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Ole Bjerke
The River Test                                                             Page 2
Ole Bjerke on Partridge stand

Ole on the Partridge stand, sitting after a long day at the British Fly Fair International.
This guy is always working; great dedication and a great host.

Our host “awesome” Ole on the Brockhill water just out of Redditch in Worcestershire

We arrived at our beat on the river around 9am and for the last part of our drive down from Redditch we drove in thick fog, a fog that unfortunately was to last all day long.   Not to be daunted, we set up our gear amongst anticipation and to talk over the chatter of Ring-neck Pheasants playing around in the wooded area behind us.
 
The river banks were partially cleared to allow ample room for your back cast and along the beat were benches to sit on.  These are not only for resting but to sit and watch, for it is interesting to note that that chalk streams run at more or less at a constant temperature for most of the year and it only drops a few degrees over the winter period.  Mayfly, mostly Baetids, can emerge most of the year but as you would expect, only in small numbers over the colder months.  Even in late October there were caddis coming off.

After a little explanation of the water, flies to use and spotting spawning trout right out in front of us, we split up to try our luck.  Ole and I went up from our semi-enclosed fishing hut.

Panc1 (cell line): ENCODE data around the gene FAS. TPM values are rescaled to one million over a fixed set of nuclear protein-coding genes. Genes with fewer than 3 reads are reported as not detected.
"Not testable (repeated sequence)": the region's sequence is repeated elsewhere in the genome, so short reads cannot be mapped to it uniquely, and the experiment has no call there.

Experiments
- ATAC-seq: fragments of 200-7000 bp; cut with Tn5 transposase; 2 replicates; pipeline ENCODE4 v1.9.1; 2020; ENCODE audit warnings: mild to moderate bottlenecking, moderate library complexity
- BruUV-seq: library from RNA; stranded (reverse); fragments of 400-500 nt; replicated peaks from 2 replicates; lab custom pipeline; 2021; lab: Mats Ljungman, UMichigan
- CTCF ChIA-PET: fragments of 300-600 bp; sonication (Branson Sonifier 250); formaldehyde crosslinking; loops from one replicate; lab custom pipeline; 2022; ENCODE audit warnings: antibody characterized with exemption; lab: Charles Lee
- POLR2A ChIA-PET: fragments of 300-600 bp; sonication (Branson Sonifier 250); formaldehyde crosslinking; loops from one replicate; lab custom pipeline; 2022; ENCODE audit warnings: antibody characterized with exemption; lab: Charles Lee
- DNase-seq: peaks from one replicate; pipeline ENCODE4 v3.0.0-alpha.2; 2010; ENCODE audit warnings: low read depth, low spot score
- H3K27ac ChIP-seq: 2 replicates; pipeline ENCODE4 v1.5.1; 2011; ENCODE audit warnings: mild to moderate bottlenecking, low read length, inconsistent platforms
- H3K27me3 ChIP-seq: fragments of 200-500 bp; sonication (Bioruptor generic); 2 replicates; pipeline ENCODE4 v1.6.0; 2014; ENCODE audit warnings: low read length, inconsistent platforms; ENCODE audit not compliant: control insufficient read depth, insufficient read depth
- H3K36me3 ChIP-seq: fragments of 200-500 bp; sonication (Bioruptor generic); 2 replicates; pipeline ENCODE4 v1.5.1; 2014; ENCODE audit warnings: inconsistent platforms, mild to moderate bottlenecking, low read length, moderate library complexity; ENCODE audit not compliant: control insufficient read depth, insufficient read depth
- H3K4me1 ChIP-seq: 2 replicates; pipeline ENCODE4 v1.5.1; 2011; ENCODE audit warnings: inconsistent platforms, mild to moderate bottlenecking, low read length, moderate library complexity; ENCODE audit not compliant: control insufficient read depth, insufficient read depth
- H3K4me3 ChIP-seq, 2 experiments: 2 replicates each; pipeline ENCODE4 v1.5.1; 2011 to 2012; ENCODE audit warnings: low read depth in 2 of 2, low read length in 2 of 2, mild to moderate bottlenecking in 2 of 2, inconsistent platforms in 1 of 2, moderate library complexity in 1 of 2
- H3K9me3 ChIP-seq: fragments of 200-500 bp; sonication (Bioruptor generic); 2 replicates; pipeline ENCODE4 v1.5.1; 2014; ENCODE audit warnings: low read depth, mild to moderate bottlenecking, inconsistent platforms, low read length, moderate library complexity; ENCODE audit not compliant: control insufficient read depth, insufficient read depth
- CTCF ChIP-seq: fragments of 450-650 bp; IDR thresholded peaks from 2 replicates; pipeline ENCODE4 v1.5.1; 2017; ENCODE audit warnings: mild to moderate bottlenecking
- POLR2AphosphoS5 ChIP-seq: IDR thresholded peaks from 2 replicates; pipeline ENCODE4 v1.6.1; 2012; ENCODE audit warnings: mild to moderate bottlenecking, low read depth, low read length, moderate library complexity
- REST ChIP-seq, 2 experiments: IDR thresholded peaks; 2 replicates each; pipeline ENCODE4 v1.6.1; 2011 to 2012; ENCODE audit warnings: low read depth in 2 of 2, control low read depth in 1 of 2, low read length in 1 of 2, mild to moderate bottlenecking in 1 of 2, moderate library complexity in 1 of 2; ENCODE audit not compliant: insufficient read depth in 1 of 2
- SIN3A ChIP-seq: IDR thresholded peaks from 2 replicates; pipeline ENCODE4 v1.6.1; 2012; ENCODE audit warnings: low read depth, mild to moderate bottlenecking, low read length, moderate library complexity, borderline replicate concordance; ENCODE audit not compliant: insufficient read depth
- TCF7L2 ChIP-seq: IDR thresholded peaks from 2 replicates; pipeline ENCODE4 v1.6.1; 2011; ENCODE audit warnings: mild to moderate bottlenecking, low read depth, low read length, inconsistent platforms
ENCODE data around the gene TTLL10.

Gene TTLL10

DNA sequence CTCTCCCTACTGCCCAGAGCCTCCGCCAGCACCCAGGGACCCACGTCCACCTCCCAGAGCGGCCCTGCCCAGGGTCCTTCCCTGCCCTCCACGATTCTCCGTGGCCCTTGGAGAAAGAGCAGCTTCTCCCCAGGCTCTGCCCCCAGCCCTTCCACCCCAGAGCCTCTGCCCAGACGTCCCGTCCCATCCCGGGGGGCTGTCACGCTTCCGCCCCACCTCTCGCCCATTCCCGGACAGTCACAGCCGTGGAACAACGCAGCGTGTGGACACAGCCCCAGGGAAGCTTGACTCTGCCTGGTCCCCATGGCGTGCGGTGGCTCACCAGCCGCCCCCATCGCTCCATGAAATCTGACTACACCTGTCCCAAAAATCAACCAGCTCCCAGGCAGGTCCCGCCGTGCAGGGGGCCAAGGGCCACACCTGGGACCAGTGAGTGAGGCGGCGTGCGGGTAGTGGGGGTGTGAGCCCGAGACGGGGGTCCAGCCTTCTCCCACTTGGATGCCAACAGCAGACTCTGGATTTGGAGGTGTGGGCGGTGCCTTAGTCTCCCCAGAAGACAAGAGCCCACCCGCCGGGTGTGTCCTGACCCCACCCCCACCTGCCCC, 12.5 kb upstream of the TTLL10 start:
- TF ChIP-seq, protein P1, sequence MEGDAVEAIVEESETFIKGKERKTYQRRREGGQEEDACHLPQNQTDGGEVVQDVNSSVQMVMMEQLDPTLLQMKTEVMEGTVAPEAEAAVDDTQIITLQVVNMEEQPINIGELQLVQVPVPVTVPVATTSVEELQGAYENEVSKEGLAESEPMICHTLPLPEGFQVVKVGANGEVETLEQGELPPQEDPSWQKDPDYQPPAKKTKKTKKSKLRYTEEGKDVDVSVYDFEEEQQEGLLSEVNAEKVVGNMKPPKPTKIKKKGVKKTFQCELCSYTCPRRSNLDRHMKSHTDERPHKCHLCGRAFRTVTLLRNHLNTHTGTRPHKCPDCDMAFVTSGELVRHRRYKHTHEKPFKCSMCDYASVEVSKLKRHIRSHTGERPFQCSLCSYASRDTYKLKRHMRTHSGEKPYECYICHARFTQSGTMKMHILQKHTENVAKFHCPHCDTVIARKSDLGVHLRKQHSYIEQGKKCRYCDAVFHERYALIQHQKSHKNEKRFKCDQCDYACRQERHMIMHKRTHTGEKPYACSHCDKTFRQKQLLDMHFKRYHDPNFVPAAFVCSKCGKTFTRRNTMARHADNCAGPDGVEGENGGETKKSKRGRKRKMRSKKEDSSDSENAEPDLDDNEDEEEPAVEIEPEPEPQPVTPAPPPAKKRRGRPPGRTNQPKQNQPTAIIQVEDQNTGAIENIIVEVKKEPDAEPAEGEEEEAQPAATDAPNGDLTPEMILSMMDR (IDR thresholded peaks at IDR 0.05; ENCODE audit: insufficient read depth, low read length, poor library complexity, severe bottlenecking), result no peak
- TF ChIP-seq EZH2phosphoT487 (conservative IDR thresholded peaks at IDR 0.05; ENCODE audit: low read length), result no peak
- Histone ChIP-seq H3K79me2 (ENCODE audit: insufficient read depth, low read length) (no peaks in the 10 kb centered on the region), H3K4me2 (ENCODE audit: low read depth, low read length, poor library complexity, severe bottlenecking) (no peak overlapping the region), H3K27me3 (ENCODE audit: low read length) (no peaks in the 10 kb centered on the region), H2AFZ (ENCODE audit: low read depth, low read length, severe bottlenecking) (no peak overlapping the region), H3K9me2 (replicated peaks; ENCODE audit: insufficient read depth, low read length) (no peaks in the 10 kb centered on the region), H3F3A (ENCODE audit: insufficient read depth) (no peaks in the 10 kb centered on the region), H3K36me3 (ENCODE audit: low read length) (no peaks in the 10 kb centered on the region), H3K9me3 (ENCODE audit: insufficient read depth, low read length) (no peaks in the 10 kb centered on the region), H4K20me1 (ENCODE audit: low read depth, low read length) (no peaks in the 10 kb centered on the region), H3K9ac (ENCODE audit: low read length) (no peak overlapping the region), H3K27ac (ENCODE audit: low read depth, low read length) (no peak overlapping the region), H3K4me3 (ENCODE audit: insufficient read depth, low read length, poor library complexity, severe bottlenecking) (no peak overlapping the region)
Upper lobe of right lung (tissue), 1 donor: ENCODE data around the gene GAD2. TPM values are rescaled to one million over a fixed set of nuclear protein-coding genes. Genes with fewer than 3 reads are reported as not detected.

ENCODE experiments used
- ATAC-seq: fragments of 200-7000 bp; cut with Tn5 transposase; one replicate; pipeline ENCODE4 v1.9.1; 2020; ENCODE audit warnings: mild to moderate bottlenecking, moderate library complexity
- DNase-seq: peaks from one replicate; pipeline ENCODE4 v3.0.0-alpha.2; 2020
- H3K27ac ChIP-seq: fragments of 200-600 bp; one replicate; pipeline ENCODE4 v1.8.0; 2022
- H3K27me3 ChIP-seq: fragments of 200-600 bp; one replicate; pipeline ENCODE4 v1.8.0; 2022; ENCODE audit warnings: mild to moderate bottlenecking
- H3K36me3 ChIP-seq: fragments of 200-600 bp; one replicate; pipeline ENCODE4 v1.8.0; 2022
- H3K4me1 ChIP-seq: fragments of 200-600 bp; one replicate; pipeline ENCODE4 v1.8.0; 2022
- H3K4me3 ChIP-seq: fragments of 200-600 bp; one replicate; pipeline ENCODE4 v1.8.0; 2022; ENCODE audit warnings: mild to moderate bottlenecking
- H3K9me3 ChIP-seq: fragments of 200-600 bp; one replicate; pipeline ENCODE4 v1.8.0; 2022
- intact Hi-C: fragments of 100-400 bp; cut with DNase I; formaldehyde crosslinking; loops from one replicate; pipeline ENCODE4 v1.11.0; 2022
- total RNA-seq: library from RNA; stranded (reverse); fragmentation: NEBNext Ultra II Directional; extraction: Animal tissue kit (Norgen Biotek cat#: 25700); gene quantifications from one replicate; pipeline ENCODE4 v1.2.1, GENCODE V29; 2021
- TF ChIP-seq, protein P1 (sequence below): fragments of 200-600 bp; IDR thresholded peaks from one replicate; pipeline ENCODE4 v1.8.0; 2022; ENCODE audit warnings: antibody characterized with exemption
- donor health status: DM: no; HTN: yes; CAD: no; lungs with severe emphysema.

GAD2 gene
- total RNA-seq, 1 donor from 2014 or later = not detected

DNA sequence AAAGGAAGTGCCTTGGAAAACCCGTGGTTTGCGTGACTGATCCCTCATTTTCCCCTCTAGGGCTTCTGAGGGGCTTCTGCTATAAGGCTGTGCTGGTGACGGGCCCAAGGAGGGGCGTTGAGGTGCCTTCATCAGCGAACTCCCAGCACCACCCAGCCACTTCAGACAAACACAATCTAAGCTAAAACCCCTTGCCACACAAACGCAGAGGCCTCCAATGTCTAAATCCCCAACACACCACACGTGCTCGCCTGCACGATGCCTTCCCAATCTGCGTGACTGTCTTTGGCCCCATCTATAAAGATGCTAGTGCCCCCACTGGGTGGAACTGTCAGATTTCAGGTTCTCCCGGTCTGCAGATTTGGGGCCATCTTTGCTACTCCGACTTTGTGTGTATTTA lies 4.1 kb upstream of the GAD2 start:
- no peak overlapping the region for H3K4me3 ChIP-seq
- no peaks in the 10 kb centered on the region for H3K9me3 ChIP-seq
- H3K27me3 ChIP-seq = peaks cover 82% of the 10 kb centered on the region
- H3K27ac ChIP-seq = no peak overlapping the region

Lunch time and what lunch it was; that’s me scratching my head in disbelief.  To my left is our guide, Terry Beale, his caterer/assistant with her back to us.  Ole’s other guests from Sweden are Niklaus left then Per and last on the right is Leif with the foggy River Test in the background.

A little instruction about the fishing and spawning trout

I crossed the river and only walked a very short distance before I spotted a school of Grayling and a very large Brown Trout tucked in against a bunch of weed.
 
I ran a weighted nymph past the pod of grayling a couple of times without a single reaction from those fish  That was until the fly drifted by that resting Brown, a flash and it was on, but not for very long because the huge fish simply headed for the weeds and it was all over.

To me fishing is not only about winning but the knowledge one learns from losing.

To be honest, I did not expect to hook into such a large fish so early in the day.  Standing there talking with Ole about my loss we had a call from Terry to come back down to a small, shallow spillway as he was into some Grayling and he had caught four in a very short period.

Terry Beale

Terry Beale releasing one of his Grayling

Heading back down and crossing the river again I was handed a very pink Shrimp pattern, ‘here, tie this on and cast up along that bank and let it drift over those clear spots amongst the weeds.  That’s where they are sitting.’

Well within a cast or two my bright pink bit of greasy wool we used as an indicator went under and I was into my first Grayling.

Thanks, Terry, my first Grayling.  It should be noted that we do not have Grayling in Australia.

I am not sure how many Grayling we took out of that section; collectively it must have been eight or ten fish. 

A little instruction from Terry helped a lot

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